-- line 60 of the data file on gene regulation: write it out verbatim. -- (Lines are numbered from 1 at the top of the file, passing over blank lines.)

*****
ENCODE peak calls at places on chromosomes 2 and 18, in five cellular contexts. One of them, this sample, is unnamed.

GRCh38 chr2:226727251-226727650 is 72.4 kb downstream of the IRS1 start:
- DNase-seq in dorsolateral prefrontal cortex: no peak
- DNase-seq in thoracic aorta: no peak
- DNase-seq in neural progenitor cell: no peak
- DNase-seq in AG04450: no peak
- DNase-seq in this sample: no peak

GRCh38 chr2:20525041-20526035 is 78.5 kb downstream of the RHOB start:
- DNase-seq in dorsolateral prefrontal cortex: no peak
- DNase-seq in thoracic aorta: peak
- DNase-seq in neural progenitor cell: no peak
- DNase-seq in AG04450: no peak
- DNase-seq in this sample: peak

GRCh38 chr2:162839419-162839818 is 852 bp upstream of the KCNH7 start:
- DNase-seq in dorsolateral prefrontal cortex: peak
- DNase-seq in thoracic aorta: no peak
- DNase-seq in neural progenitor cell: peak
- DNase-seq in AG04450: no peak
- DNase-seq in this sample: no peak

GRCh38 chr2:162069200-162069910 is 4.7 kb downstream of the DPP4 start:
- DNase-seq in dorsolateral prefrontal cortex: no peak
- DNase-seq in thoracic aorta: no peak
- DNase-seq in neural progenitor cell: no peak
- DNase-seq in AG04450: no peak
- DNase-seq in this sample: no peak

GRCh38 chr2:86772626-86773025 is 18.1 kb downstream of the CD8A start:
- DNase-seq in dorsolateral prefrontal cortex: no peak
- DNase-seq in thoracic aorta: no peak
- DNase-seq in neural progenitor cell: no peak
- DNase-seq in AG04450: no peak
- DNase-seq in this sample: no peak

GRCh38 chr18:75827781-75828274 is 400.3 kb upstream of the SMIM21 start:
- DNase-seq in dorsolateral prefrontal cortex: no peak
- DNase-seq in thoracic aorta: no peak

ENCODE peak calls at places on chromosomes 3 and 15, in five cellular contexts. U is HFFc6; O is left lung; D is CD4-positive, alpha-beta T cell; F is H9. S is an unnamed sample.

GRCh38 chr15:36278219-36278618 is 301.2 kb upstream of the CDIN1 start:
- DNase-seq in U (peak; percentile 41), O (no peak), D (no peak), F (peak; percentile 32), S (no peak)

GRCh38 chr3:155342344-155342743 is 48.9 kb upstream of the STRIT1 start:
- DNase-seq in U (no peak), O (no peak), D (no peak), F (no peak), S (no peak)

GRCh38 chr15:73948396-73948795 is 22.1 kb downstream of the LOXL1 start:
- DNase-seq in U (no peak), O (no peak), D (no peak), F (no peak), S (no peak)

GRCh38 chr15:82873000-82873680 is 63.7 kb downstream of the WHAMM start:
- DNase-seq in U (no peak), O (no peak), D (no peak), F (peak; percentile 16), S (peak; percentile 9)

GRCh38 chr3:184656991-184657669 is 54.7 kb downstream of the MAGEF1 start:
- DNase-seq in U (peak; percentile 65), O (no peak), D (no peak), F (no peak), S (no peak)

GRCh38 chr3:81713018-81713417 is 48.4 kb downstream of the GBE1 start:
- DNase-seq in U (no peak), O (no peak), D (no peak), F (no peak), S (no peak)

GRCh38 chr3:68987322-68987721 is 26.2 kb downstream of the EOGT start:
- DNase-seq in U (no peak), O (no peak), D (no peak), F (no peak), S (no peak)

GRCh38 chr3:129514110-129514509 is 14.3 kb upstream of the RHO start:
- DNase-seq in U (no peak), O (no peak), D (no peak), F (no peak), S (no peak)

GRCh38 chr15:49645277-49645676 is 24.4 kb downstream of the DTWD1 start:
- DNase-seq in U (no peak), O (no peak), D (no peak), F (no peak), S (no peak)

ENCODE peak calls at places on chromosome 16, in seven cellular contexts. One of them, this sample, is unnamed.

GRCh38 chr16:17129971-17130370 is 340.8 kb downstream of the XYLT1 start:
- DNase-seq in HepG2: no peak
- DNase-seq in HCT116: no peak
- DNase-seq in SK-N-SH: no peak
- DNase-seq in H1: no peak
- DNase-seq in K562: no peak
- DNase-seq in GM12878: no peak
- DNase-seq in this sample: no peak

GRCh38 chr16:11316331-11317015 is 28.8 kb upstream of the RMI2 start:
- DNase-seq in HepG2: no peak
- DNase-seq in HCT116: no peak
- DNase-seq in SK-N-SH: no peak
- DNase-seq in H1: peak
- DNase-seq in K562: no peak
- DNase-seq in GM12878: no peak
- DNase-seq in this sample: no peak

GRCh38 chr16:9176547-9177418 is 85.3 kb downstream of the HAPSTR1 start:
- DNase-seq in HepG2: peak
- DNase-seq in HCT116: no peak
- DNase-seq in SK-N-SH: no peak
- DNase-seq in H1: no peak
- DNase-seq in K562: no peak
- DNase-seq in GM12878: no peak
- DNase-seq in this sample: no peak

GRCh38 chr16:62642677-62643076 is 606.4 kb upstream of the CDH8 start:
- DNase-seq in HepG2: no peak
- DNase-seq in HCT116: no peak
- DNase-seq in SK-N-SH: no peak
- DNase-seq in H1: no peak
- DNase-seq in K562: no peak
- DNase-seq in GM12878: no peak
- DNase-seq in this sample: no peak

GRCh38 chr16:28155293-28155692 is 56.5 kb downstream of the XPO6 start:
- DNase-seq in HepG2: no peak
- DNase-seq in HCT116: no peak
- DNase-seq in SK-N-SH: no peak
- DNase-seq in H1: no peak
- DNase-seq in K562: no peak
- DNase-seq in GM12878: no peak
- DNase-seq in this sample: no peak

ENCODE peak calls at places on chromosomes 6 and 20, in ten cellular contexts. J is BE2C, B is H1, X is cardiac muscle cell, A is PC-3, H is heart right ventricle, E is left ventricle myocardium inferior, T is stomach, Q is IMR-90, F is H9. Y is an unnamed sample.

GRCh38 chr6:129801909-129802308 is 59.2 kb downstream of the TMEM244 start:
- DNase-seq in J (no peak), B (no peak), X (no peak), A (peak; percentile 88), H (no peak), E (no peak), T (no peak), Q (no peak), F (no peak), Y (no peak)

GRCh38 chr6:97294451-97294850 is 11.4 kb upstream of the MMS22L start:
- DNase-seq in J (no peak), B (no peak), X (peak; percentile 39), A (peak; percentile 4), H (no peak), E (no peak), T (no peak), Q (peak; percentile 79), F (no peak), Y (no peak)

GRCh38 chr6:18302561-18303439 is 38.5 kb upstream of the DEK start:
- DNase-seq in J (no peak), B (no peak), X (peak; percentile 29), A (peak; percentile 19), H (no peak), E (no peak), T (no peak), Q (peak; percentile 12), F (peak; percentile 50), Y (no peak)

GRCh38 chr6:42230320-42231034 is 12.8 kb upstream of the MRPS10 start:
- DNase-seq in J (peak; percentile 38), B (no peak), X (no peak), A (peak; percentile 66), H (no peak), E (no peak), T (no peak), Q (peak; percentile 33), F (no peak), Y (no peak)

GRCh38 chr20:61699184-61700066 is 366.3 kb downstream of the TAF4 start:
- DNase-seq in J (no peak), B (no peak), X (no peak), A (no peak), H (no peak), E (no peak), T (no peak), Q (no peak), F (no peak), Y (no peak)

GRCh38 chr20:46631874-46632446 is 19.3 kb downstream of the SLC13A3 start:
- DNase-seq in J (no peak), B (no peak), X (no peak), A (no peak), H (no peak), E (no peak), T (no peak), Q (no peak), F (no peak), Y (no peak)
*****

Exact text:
- DNase-seq in K562: no peak